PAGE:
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Abū Lahab

(358 words)

Author(s): Watt, W. Montgomery
, son of ʿAbd al-Muṭṭalib and Lubnā bint Hād̲j̲ir (of Ḵh̲uzāʿa), and half-brother of Muḥammad’s father. His name was ʿAbd al-ʿUzza and his

Dahr

(381 words)

Author(s): Watt, W. Montgomery
, time, especially infinitely extended time (cf. Lane; al-Bayḍāwī on K. 76.1). The pre-Islamic Arabs, as is shown by many passages in their poetry, regarded time (also

al-ʿAḳaba

(228 words)

Author(s): Watt, W. Montgomery
, a mountain-road, or a place difficult of ascent on a hill or acclivity. There are many places of this name: the best-known is that between Minā and Mecca. Here, according to traditional accounts, Muḥammad had secret meetings with men from Medina at the pilgrimages of the years 621 and 622 A. D. In 621, at “the first ʿAḳaba”, twelve were present, and they gave to Muḥammad an undertaking known as ‘the pledge of the women’ ( bayʿat al-nisāʾ ); at “the second ʿAḳaba” seventy-three men and two women promised to defend Muḥammad, if necessary, by arms, in what is known as ‘the pledge of war’ ( bayʿat al-ḥarb ). Some Western writers have held that there was only one meeting at al-ʿAḳaba, since only one is mentioned by al-Ṭabarī (i, 1224 f.), and since the wording of “the pledge of the women” in the extant sources is based on Kurʾān, lx, 12, which is admittedly later (cf. F. Buhl,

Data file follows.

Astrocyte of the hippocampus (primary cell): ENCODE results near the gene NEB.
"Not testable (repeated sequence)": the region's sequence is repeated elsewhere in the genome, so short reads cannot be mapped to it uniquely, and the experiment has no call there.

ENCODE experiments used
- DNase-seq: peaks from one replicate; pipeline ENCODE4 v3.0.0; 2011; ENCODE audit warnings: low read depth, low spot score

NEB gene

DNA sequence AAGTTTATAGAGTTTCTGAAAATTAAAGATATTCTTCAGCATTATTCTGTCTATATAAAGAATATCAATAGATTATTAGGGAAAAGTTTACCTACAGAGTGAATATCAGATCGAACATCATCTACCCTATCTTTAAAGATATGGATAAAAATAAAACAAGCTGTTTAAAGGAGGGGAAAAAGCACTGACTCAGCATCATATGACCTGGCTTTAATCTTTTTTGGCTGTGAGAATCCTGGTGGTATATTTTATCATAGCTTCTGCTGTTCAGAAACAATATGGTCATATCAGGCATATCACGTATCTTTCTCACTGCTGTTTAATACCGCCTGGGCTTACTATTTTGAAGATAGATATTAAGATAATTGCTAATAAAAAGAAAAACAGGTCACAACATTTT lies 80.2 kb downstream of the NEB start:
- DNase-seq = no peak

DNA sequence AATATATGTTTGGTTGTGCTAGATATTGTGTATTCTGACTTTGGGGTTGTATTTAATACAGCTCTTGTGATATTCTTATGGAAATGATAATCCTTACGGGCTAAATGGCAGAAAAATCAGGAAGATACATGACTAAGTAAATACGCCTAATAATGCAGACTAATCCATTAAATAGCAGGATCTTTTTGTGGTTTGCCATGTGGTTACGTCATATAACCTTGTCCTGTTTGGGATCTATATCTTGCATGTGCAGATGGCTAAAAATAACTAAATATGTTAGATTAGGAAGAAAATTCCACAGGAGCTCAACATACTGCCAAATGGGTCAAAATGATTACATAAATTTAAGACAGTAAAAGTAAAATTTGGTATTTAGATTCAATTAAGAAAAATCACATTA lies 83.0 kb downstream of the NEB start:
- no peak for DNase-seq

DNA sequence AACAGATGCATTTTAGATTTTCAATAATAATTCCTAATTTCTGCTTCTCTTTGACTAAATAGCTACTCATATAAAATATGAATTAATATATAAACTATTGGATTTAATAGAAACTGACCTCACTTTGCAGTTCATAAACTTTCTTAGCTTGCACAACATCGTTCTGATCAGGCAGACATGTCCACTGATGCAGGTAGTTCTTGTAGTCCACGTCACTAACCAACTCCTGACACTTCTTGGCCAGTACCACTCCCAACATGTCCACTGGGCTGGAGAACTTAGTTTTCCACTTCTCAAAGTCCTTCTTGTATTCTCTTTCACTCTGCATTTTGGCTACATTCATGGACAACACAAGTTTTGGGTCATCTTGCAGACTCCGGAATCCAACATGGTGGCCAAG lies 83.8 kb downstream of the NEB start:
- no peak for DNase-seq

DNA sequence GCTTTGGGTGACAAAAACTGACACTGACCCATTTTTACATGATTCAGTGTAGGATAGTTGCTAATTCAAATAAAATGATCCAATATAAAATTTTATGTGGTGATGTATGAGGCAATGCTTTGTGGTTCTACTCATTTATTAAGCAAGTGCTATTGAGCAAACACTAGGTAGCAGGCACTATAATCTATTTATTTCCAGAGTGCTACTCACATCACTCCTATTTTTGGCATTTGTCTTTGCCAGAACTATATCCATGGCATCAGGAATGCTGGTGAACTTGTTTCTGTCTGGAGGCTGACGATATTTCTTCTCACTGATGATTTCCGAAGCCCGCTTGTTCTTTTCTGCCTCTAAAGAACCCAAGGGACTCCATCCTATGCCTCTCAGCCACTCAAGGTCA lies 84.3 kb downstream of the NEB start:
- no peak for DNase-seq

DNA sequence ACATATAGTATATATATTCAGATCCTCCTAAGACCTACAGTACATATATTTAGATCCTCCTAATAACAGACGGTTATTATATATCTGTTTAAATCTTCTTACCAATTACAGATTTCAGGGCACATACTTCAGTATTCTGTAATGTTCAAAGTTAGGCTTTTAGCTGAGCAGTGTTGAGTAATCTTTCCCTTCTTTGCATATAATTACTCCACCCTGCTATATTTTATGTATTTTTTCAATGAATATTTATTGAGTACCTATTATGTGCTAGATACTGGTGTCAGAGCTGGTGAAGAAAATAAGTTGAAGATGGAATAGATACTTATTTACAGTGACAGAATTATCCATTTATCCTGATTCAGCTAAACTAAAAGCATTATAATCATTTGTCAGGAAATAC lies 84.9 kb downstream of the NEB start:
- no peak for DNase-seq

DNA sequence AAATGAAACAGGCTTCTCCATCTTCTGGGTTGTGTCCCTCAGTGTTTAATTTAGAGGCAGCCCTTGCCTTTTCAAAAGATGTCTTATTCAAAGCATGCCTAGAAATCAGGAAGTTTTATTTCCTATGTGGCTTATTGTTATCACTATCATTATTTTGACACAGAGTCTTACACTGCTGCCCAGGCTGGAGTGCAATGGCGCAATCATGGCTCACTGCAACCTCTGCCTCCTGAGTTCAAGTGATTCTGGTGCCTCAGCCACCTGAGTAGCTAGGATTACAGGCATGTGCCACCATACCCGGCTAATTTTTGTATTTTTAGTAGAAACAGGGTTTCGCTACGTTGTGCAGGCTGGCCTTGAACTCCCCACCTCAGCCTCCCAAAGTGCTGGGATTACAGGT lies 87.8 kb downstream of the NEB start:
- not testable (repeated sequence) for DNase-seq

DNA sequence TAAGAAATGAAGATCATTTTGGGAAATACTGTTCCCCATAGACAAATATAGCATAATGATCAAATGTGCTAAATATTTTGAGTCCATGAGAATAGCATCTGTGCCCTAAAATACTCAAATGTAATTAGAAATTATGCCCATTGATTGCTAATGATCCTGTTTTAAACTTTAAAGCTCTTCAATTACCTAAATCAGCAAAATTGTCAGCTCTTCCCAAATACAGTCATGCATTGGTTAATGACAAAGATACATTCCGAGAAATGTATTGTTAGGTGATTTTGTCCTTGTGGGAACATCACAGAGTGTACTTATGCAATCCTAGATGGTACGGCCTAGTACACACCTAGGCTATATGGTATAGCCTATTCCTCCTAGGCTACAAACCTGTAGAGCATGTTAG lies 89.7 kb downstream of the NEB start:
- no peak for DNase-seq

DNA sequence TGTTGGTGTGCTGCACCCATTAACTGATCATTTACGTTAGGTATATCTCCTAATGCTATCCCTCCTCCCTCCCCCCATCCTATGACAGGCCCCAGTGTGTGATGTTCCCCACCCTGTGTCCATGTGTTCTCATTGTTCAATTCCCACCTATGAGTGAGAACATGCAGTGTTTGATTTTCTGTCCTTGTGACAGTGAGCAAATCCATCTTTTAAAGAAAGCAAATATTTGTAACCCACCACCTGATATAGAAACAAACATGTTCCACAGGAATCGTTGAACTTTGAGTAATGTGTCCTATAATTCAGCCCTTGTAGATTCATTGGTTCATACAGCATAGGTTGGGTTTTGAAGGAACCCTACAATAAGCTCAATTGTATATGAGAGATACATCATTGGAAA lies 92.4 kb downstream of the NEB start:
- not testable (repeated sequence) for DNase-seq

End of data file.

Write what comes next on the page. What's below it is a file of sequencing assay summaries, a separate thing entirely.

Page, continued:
Ḥums

(367 words)

Author(s): Watt, W. Montgomery
, people observing rigorous religious taboos, especially Ḳurays̲h̲ and certain neighbouring tribes. The word is the plural of aḥmas , “hard, strong (in fighting or in religion)”, but one of the Ḥums is called aḥmasī (fern, aḥmasiyya ). Ibn His̲h̲ām (126) thinks that t…

D̲j̲ahmiyya

(693 words)

Author(s): Watt, W. Montgomery
, an early sect, frequently mentioned but somewhat mysterious. Identity. No names are known of any members of the sect, apart from the alleged founder D̲j̲ahm [ q.v.]. The b…

Fazāra

(456 words)

Author(s): Watt, W. Montgomery